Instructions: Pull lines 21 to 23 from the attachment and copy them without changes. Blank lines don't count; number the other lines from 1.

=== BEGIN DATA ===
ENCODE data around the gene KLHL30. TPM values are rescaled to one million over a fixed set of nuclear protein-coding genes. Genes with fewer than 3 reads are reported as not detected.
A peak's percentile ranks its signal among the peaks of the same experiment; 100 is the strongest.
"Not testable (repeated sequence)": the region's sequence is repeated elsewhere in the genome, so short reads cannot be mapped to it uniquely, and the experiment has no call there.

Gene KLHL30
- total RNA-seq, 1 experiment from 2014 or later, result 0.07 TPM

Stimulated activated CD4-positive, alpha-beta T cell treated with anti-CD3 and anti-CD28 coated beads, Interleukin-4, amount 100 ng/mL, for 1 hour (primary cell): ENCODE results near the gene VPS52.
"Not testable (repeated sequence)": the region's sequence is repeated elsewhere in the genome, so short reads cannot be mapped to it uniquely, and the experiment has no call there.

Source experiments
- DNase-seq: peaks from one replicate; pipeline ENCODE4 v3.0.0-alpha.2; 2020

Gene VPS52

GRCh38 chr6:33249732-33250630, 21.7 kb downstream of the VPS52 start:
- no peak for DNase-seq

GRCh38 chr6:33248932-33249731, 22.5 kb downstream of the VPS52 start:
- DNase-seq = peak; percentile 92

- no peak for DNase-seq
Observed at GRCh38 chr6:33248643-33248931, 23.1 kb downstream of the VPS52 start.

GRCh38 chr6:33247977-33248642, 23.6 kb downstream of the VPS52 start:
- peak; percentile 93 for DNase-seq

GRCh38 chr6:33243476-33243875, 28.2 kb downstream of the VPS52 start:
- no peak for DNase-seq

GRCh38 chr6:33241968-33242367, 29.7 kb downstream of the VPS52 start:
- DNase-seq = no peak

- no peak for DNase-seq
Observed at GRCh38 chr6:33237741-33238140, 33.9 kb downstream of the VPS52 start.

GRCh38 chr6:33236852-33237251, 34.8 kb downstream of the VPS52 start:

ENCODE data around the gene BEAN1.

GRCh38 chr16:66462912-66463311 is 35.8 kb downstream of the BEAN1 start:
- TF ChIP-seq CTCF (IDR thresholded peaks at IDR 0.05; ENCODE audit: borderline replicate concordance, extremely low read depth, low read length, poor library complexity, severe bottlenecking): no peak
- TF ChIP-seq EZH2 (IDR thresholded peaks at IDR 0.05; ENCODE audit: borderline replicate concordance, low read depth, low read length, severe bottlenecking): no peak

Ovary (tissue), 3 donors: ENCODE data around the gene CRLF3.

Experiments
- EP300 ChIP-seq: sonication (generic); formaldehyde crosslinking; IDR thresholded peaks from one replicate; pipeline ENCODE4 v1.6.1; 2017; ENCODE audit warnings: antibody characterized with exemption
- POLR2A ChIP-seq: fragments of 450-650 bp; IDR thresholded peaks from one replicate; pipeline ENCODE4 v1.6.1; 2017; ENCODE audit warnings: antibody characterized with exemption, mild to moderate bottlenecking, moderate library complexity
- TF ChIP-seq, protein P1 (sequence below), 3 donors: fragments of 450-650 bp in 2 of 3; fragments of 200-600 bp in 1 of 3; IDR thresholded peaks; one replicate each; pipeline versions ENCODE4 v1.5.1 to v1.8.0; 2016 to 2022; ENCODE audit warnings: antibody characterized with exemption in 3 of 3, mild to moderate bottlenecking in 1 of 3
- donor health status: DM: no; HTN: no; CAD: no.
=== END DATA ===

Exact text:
GRCh38 chr6:33241968-33242367, 29.7 kb downstream of the VPS52 start:
- DNase-seq = no peak

- no peak for DNase-seq